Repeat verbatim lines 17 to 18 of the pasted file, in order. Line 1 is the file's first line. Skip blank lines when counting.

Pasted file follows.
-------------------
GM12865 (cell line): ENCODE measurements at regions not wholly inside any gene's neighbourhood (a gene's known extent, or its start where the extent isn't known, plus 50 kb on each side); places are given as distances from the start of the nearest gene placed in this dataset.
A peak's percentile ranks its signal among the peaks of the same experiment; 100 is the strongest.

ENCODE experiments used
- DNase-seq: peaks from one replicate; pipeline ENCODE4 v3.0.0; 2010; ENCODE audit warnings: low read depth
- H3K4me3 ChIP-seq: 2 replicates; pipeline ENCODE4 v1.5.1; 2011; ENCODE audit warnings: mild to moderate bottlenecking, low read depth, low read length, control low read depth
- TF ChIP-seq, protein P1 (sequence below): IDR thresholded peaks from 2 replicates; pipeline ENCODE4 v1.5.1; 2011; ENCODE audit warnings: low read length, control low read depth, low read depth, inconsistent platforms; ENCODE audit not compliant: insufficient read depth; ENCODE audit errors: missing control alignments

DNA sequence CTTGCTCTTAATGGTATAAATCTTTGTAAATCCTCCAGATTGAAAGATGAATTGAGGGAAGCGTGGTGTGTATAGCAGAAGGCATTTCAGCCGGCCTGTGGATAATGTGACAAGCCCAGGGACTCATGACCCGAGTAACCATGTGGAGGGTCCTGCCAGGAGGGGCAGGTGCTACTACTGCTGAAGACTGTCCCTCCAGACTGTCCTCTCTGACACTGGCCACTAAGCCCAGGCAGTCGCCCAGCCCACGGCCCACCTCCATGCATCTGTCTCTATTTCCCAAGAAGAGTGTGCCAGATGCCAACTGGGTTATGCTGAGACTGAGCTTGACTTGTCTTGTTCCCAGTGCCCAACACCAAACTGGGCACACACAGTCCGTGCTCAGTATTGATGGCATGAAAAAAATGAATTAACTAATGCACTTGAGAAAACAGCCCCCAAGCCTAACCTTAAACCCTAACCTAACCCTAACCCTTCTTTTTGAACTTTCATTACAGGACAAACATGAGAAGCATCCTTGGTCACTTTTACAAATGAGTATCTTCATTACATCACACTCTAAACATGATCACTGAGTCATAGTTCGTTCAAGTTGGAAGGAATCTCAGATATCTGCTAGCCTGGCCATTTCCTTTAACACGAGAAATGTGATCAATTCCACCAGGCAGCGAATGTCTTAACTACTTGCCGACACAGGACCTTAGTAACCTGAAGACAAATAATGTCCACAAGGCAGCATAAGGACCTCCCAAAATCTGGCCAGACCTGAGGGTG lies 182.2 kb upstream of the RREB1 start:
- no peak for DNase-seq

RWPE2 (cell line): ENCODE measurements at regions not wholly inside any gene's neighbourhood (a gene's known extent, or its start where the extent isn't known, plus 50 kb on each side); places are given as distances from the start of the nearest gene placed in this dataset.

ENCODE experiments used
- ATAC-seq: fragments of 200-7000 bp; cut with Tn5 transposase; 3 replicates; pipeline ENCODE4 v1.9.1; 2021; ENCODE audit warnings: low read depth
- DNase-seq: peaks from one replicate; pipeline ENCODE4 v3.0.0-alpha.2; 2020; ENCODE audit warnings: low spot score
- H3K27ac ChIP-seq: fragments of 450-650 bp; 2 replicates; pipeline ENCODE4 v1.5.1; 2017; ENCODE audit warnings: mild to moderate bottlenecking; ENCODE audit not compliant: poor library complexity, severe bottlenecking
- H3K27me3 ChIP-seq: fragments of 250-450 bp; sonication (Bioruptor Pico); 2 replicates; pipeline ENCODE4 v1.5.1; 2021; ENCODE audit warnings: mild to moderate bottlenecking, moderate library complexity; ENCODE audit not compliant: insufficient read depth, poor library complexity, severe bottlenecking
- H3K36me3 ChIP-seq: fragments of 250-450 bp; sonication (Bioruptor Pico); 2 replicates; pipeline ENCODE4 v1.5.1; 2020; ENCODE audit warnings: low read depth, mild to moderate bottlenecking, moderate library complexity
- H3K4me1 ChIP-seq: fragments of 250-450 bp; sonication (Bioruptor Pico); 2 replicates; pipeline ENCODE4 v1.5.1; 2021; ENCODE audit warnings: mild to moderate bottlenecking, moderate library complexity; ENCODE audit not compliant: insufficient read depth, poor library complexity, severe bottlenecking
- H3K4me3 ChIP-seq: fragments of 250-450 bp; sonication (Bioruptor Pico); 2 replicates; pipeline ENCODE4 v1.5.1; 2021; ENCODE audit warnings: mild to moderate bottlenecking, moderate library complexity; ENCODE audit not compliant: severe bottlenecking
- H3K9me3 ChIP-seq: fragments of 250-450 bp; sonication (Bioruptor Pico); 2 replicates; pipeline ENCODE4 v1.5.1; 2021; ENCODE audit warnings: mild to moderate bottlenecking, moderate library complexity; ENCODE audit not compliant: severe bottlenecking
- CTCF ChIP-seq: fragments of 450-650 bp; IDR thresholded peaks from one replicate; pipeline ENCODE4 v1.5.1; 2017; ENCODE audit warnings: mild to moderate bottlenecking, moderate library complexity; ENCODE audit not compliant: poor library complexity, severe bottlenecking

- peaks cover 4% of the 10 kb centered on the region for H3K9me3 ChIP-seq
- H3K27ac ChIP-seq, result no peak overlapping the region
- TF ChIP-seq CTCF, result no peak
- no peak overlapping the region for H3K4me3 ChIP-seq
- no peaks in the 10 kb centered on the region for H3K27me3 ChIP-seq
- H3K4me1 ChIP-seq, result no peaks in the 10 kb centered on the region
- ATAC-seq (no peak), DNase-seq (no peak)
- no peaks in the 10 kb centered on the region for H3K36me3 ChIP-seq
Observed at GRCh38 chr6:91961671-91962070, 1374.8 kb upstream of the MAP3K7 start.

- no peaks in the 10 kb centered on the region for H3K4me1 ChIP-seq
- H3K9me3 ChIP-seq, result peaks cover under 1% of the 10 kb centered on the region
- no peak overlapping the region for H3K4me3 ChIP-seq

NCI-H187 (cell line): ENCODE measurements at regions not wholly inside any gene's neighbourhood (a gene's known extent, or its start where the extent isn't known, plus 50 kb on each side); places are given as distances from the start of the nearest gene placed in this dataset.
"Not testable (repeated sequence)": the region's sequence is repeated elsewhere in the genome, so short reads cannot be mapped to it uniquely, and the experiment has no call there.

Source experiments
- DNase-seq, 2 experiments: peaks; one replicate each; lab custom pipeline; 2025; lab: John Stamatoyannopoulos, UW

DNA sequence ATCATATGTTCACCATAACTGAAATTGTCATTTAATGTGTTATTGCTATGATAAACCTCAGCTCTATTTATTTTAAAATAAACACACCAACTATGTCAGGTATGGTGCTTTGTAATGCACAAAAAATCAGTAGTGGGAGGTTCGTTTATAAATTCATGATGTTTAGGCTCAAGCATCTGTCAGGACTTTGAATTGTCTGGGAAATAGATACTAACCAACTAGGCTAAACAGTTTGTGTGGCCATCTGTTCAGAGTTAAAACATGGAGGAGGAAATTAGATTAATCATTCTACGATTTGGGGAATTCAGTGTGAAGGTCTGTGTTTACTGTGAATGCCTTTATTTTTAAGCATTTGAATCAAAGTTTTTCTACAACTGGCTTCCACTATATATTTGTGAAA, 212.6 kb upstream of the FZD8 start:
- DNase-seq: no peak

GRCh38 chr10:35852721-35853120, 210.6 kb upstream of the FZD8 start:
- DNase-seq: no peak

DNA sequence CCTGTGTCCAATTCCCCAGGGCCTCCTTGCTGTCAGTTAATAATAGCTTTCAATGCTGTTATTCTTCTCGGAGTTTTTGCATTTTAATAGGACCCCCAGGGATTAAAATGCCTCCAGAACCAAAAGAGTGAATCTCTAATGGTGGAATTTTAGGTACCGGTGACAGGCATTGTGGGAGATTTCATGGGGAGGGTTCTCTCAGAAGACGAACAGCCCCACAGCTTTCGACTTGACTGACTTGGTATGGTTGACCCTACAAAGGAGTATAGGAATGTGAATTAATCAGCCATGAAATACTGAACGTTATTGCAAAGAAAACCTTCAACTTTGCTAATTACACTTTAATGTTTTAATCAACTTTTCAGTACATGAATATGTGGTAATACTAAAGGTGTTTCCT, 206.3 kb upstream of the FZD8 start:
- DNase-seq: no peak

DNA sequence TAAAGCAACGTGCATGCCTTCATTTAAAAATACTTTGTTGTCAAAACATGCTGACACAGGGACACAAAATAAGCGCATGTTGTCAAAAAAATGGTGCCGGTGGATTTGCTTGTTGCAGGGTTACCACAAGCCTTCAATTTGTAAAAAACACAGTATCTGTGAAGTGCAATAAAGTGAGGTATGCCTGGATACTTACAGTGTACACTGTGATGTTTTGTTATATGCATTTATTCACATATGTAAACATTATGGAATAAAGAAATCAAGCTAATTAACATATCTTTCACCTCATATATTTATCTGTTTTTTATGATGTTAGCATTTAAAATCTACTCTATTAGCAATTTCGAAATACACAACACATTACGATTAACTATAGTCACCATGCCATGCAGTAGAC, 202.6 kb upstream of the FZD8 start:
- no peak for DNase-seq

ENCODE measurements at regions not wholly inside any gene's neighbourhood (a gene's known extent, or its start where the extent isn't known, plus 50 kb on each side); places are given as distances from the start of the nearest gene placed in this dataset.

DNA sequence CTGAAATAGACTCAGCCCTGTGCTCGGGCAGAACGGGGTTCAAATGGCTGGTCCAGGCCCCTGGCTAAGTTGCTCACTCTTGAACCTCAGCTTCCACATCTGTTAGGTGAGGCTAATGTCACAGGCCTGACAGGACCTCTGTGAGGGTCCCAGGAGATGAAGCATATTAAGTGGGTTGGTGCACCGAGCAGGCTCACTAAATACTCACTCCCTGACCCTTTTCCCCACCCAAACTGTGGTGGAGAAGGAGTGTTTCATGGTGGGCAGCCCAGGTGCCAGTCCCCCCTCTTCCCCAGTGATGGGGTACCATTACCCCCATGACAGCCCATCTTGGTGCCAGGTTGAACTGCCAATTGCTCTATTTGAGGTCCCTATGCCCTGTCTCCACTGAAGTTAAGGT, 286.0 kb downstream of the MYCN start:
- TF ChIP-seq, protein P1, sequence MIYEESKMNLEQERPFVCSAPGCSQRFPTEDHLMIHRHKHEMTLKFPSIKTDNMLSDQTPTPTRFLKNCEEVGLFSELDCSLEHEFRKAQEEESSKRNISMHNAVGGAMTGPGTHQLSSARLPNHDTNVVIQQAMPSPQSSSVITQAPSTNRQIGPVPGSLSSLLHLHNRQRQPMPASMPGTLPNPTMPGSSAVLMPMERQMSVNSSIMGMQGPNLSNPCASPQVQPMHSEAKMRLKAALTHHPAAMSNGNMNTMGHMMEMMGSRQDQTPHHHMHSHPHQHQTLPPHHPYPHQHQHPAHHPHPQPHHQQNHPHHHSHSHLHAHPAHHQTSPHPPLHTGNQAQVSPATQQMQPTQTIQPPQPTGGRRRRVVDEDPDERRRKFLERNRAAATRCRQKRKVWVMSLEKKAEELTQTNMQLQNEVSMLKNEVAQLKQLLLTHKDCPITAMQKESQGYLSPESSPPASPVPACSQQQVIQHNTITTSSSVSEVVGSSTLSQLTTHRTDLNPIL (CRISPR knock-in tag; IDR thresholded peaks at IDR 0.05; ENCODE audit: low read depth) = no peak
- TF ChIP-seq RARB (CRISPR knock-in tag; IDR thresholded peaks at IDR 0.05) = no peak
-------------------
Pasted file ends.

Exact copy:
- H3K4me3 ChIP-seq: fragments of 250-450 bp; sonication (Bioruptor Pico); 2 replicates; pipeline ENCODE4 v1.5.1; 2021; ENCODE audit warnings: mild to moderate bottlenecking, moderate library complexity; ENCODE audit not compliant: severe bottlenecking
- H3K9me3 ChIP-seq: fragments of 250-450 bp; sonication (Bioruptor Pico); 2 replicates; pipeline ENCODE4 v1.5.1; 2021; ENCODE audit warnings: mild to moderate bottlenecking, moderate library complexity; ENCODE audit not compliant: severe bottlenecking